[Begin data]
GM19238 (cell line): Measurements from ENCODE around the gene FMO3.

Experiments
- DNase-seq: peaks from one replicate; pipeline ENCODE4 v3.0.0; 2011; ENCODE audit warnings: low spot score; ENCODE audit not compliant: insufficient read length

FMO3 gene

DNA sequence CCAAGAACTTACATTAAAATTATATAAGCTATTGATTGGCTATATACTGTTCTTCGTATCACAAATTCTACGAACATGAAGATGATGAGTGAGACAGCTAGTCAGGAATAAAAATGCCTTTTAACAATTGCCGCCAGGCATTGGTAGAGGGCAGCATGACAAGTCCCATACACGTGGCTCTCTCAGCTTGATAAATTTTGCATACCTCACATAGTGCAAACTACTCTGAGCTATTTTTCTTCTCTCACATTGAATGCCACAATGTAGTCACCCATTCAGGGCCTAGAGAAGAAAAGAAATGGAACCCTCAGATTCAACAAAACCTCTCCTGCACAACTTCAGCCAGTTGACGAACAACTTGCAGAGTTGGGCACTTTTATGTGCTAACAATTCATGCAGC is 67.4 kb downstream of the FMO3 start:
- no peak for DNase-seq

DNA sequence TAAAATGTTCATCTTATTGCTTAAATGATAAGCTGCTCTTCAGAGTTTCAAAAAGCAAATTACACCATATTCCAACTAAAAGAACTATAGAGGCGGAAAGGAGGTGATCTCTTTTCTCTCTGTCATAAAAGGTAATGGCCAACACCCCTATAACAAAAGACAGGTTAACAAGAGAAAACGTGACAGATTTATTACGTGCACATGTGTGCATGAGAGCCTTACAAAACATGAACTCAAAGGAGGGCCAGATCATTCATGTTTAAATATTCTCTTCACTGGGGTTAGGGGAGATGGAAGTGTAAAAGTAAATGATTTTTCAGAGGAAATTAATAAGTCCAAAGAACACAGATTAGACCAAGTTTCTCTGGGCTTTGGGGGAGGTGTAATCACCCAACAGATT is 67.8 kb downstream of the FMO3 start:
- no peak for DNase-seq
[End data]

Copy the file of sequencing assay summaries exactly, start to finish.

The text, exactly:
GM19238 (cell line): Measurements from ENCODE around the gene FMO3.

Experiments
- DNase-seq: peaks from one replicate; pipeline ENCODE4 v3.0.0; 2011; ENCODE audit warnings: low spot score; ENCODE audit not compliant: insufficient read length

FMO3 gene

DNA sequence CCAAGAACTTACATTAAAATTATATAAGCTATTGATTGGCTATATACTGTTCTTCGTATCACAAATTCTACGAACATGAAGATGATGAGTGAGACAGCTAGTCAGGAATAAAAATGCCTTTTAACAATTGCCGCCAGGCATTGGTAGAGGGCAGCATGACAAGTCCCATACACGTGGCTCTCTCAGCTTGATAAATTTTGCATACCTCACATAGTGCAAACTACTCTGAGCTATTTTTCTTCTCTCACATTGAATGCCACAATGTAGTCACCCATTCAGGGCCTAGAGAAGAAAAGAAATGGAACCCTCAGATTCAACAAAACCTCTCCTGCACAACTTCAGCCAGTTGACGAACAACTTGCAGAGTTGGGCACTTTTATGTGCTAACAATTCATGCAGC is 67.4 kb downstream of the FMO3 start:
- no peak for DNase-seq

DNA sequence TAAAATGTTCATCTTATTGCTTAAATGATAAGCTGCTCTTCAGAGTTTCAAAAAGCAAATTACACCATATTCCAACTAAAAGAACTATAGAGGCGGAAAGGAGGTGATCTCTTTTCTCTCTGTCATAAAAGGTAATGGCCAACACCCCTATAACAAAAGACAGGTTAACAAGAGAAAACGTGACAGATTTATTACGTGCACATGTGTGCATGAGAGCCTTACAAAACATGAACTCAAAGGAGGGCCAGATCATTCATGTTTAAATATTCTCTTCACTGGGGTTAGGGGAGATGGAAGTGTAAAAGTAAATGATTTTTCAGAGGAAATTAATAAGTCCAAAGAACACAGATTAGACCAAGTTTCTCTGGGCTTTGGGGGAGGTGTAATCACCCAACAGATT is 67.8 kb downstream of the FMO3 start:
- no peak for DNase-seq